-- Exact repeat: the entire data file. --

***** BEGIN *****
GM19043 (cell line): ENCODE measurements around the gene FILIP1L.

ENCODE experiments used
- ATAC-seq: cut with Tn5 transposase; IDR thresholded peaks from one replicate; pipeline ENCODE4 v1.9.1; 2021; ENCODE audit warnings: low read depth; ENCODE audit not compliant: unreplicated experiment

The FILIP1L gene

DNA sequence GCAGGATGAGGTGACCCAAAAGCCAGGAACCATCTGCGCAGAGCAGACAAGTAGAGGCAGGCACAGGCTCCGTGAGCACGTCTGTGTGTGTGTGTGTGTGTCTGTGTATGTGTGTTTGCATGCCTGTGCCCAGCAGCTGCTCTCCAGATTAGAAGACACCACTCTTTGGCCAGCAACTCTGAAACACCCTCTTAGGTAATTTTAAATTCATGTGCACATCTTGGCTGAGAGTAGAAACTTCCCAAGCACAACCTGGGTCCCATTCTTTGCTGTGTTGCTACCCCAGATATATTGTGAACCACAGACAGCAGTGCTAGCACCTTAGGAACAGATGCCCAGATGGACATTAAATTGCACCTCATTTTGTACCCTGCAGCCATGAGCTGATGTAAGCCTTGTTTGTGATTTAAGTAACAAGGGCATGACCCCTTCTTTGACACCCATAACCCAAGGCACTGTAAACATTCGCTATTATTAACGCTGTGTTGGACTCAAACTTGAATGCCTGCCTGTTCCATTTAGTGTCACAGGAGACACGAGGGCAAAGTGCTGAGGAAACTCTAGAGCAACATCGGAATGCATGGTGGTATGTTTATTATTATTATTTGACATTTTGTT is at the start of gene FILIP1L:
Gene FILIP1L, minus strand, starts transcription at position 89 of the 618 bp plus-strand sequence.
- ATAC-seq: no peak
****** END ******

GM19043 (cell line): ENCODE measurements around the gene FILIP1L.

ENCODE experiments used
- ATAC-seq: cut with Tn5 transposase; IDR thresholded peaks from one replicate; pipeline ENCODE4 v1.9.1; 2021; ENCODE audit warnings: low read depth; ENCODE audit not compliant: unreplicated experiment

The FILIP1L gene

DNA sequence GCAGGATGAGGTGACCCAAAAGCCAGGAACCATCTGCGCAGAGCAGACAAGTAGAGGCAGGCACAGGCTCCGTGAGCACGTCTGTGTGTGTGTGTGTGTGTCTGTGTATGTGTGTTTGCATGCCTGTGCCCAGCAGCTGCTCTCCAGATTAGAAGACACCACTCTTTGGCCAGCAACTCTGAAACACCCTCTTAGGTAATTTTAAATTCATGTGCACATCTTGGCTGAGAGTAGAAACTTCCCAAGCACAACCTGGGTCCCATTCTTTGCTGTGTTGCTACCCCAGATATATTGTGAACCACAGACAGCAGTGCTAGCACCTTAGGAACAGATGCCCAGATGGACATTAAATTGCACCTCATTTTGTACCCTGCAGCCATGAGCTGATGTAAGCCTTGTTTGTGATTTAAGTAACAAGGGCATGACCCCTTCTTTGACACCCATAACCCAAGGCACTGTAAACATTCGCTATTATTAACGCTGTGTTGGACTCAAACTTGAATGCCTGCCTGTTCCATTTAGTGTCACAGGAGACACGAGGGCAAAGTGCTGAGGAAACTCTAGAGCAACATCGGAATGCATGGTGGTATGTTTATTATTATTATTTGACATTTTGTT is at the start of gene FILIP1L:
Gene FILIP1L, minus strand, starts transcription at position 89 of the 618 bp plus-strand sequence.
- ATAC-seq: no peak